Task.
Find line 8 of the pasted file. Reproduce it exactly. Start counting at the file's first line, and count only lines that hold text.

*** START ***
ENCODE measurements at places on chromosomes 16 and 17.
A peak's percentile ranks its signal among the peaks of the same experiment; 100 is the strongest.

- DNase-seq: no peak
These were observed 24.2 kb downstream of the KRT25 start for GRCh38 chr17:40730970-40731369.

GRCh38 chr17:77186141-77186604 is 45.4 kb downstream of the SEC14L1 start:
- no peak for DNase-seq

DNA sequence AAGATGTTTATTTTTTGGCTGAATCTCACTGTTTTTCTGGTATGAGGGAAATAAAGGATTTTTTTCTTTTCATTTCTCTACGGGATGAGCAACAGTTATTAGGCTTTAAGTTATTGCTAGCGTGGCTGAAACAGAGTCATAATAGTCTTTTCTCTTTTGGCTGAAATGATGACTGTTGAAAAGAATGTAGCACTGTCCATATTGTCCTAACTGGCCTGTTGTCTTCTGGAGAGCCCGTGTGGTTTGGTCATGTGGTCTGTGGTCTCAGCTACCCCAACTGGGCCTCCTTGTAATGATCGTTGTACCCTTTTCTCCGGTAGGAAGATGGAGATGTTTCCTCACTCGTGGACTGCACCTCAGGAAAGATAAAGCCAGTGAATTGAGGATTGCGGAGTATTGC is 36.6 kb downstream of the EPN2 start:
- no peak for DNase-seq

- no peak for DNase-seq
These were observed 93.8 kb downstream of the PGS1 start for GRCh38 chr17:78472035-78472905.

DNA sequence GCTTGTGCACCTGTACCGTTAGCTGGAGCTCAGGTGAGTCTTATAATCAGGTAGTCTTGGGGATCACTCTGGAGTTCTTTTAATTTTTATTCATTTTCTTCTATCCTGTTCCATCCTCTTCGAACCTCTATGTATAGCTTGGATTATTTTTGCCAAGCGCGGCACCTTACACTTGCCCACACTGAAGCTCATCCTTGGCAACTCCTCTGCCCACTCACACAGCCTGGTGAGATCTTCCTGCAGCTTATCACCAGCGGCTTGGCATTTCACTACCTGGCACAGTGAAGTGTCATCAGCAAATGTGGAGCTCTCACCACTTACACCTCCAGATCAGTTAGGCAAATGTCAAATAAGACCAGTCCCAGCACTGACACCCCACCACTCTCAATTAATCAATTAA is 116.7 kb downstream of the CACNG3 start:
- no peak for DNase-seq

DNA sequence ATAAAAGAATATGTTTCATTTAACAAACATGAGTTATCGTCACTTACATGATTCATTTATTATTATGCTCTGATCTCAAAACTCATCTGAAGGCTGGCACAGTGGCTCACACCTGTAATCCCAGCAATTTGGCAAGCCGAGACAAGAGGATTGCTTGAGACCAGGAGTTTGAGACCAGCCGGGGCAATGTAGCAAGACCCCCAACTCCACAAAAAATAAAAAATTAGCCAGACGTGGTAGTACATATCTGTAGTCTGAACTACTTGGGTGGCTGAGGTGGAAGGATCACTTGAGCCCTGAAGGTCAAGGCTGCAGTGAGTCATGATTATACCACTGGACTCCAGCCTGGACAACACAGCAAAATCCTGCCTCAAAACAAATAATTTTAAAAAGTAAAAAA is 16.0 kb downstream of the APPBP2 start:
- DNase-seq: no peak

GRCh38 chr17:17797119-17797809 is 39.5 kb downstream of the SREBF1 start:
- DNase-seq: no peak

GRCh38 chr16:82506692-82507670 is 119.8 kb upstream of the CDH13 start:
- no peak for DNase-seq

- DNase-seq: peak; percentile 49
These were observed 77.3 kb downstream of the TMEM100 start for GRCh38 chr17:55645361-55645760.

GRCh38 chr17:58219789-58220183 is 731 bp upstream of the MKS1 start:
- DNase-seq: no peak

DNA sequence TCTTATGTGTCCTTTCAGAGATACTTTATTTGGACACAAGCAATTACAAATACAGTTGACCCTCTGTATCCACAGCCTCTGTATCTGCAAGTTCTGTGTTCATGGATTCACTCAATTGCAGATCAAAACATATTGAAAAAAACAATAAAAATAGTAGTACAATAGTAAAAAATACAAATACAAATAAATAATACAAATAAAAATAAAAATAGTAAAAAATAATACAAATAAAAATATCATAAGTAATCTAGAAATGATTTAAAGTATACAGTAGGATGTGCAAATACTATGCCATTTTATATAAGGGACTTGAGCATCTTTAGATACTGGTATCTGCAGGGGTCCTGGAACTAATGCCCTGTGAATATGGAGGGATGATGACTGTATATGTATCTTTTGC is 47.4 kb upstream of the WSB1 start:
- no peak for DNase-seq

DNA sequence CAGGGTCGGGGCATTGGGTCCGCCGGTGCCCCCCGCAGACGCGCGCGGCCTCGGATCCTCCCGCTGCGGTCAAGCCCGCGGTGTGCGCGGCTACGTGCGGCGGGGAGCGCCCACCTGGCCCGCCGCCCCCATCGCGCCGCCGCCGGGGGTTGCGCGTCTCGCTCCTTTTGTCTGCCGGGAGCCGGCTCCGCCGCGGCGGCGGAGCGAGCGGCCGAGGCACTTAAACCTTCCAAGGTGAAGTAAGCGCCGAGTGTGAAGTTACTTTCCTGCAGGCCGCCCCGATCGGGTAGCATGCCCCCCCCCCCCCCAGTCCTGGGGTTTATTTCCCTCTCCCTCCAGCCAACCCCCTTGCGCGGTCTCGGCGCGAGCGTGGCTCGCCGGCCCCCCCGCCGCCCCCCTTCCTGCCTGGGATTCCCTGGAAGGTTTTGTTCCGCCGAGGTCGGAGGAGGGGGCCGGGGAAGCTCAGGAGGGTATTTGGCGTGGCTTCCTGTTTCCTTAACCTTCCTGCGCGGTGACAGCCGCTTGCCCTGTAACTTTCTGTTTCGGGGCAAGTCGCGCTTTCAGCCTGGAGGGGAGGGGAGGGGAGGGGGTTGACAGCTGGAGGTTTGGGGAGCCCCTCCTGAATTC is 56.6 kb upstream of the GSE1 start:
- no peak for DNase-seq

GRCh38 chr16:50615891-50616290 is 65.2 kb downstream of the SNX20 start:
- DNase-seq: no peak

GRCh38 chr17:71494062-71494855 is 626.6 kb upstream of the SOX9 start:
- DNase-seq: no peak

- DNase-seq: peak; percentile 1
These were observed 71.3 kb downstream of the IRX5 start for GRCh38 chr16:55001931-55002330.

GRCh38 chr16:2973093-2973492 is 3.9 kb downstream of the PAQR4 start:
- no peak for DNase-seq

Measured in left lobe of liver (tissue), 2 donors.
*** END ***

- no peak for DNase-seq